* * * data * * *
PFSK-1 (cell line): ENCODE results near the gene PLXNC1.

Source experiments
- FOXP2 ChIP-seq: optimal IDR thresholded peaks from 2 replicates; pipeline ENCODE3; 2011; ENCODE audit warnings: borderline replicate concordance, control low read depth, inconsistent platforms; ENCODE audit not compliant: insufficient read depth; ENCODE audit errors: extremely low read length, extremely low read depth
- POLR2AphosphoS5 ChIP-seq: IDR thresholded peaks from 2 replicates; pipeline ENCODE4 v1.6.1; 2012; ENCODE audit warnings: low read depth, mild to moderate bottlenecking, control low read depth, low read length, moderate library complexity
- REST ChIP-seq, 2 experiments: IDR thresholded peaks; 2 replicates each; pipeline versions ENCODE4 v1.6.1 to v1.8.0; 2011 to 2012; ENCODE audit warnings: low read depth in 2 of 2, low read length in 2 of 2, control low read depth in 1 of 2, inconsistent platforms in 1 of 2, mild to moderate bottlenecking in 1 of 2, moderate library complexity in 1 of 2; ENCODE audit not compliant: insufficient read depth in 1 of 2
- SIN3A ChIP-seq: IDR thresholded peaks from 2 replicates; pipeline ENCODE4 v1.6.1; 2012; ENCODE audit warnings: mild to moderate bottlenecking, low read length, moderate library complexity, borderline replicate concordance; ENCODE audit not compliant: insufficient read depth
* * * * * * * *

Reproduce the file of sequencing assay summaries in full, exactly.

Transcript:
PFSK-1 (cell line): ENCODE results near the gene PLXNC1.

Source experiments
- FOXP2 ChIP-seq: optimal IDR thresholded peaks from 2 replicates; pipeline ENCODE3; 2011; ENCODE audit warnings: borderline replicate concordance, control low read depth, inconsistent platforms; ENCODE audit not compliant: insufficient read depth; ENCODE audit errors: extremely low read length, extremely low read depth
- POLR2AphosphoS5 ChIP-seq: IDR thresholded peaks from 2 replicates; pipeline ENCODE4 v1.6.1; 2012; ENCODE audit warnings: low read depth, mild to moderate bottlenecking, control low read depth, low read length, moderate library complexity
- REST ChIP-seq, 2 experiments: IDR thresholded peaks; 2 replicates each; pipeline versions ENCODE4 v1.6.1 to v1.8.0; 2011 to 2012; ENCODE audit warnings: low read depth in 2 of 2, low read length in 2 of 2, control low read depth in 1 of 2, inconsistent platforms in 1 of 2, mild to moderate bottlenecking in 1 of 2, moderate library complexity in 1 of 2; ENCODE audit not compliant: insufficient read depth in 1 of 2
- SIN3A ChIP-seq: IDR thresholded peaks from 2 replicates; pipeline ENCODE4 v1.6.1; 2012; ENCODE audit warnings: mild to moderate bottlenecking, low read length, moderate library complexity, borderline replicate concordance; ENCODE audit not compliant: insufficient read depth